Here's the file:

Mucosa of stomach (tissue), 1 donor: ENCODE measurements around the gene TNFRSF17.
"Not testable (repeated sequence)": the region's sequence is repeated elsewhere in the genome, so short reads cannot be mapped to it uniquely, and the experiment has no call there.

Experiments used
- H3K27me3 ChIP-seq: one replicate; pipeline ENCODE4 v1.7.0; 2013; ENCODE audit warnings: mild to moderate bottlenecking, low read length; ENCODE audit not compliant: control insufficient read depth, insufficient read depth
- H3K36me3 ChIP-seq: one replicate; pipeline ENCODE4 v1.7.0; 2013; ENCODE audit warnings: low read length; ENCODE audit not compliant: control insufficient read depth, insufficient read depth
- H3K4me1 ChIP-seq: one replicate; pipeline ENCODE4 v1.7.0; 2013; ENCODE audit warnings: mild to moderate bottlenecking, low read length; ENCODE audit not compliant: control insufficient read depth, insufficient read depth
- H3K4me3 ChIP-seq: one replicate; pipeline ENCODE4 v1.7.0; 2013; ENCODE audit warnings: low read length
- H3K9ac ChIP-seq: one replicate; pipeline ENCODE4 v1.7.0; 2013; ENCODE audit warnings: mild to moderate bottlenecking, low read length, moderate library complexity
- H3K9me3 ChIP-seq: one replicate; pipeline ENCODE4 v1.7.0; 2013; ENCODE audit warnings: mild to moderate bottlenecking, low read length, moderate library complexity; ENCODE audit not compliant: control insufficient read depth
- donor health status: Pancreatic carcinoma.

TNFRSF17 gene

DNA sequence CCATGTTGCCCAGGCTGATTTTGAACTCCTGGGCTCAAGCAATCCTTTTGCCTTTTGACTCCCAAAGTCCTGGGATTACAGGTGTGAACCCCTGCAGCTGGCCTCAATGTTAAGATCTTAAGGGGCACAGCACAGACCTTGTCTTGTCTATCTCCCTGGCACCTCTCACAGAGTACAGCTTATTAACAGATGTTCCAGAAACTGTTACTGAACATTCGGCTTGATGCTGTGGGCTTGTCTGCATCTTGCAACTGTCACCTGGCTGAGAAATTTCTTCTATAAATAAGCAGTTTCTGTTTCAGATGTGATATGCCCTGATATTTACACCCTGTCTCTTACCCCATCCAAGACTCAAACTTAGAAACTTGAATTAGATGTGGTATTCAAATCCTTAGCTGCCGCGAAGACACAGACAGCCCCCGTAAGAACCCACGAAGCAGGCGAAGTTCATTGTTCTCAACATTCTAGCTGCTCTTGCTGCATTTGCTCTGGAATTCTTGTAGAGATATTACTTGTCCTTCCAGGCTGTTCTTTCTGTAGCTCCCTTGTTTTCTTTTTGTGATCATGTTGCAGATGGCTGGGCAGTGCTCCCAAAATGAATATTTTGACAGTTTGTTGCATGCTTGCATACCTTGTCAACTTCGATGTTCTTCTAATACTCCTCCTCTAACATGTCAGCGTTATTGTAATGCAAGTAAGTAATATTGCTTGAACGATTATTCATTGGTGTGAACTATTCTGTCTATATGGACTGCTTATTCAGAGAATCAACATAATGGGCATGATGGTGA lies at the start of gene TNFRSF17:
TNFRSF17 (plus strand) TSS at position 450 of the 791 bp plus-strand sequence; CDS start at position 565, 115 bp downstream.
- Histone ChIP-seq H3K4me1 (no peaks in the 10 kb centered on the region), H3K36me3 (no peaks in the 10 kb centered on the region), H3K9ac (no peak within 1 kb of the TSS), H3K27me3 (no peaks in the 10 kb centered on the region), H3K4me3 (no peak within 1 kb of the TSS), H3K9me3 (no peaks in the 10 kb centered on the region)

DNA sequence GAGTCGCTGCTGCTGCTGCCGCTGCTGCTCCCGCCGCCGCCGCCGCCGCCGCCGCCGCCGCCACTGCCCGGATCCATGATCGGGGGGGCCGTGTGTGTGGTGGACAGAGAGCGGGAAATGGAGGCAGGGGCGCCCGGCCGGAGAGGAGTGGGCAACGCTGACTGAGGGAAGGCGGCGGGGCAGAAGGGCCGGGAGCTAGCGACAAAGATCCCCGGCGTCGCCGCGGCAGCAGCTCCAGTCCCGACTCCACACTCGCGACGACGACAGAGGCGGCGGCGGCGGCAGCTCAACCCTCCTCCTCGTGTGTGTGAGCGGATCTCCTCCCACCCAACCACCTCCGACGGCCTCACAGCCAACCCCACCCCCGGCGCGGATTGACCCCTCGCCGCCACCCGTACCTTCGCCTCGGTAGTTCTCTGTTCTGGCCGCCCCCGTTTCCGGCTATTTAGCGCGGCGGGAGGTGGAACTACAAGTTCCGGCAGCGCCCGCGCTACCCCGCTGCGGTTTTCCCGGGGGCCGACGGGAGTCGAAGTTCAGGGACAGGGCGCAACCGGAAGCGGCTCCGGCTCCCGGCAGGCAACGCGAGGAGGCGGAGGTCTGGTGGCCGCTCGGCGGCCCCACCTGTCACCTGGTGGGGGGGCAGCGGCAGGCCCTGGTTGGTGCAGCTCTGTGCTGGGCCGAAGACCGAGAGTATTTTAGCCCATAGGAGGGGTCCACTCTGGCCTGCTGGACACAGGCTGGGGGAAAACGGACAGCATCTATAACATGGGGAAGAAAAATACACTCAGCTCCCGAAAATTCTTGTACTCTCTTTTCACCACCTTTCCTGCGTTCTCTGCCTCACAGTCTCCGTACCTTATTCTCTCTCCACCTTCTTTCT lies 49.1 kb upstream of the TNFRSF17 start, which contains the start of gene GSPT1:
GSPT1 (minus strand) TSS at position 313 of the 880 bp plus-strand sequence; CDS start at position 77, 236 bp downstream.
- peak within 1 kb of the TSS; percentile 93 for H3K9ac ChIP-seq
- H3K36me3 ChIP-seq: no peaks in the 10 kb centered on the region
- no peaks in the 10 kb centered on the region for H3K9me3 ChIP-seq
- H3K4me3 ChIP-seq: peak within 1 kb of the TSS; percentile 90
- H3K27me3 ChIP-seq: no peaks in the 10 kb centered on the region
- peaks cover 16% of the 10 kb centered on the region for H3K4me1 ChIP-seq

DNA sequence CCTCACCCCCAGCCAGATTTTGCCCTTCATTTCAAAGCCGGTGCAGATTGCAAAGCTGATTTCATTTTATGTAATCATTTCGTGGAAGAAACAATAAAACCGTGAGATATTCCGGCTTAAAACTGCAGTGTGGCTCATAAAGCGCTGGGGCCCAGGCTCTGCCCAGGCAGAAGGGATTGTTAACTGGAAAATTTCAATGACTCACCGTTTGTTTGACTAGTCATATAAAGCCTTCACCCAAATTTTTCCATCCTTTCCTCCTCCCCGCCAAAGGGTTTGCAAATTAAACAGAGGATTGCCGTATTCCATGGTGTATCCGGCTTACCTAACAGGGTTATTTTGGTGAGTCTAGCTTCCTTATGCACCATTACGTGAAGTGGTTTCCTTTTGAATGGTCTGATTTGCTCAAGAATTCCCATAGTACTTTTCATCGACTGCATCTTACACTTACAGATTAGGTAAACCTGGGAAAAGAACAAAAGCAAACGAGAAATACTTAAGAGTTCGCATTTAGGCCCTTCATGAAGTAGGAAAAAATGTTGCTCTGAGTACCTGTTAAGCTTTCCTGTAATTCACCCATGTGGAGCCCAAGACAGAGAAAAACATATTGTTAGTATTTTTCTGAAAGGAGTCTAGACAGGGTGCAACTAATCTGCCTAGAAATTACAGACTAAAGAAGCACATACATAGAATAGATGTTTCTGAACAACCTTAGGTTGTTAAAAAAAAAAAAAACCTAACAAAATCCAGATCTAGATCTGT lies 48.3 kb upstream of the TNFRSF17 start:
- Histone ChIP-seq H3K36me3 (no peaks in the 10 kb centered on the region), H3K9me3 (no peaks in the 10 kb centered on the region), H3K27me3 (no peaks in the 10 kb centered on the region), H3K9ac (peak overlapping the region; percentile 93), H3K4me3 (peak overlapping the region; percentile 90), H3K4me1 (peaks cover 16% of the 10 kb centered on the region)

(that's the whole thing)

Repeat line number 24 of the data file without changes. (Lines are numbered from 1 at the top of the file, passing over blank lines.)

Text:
- Histone ChIP-seq H3K36me3 (no peaks in the 10 kb centered on the region), H3K9me3 (no peaks in the 10 kb centered on the region), H3K27me3 (no peaks in the 10 kb centered on the region), H3K9ac (peak overlapping the region; percentile 93), H3K4me3 (peak overlapping the region; percentile 90), H3K4me1 (peaks cover 16% of the 10 kb centered on the region)